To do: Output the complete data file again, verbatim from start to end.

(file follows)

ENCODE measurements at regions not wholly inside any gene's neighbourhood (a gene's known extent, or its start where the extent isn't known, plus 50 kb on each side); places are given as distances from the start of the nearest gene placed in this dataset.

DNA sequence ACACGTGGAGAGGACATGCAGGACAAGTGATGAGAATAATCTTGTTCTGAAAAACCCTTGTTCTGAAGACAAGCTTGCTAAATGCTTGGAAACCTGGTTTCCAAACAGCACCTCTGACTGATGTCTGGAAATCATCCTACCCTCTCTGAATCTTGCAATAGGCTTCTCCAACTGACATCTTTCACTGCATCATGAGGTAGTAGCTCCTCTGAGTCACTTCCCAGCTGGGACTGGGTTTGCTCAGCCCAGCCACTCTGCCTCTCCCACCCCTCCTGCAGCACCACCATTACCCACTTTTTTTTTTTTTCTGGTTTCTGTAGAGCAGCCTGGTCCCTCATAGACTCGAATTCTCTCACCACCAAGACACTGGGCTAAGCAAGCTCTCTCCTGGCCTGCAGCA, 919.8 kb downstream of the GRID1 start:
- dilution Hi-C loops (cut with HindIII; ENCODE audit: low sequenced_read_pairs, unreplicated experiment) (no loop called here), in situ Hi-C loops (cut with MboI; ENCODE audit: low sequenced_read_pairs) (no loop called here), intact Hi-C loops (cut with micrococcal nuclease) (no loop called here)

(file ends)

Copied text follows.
ENCODE measurements at regions not wholly inside any gene's neighbourhood (a gene's known extent, or its start where the extent isn't known, plus 50 kb on each side); places are given as distances from the start of the nearest gene placed in this dataset.

DNA sequence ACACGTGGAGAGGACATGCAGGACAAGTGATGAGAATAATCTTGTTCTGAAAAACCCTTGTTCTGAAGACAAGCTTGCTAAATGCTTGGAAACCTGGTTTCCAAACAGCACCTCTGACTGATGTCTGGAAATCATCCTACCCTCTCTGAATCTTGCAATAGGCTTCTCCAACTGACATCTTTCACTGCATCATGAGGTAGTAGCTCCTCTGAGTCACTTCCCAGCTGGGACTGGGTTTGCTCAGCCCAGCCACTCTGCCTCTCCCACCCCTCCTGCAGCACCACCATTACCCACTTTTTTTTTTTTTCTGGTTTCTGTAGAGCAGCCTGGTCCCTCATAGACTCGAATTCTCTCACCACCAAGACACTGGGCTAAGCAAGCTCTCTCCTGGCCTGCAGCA, 919.8 kb downstream of the GRID1 start:
- dilution Hi-C loops (cut with HindIII; ENCODE audit: low sequenced_read_pairs, unreplicated experiment) (no loop called here), in situ Hi-C loops (cut with MboI; ENCODE audit: low sequenced_read_pairs) (no loop called here), intact Hi-C loops (cut with micrococcal nuclease) (no loop called here)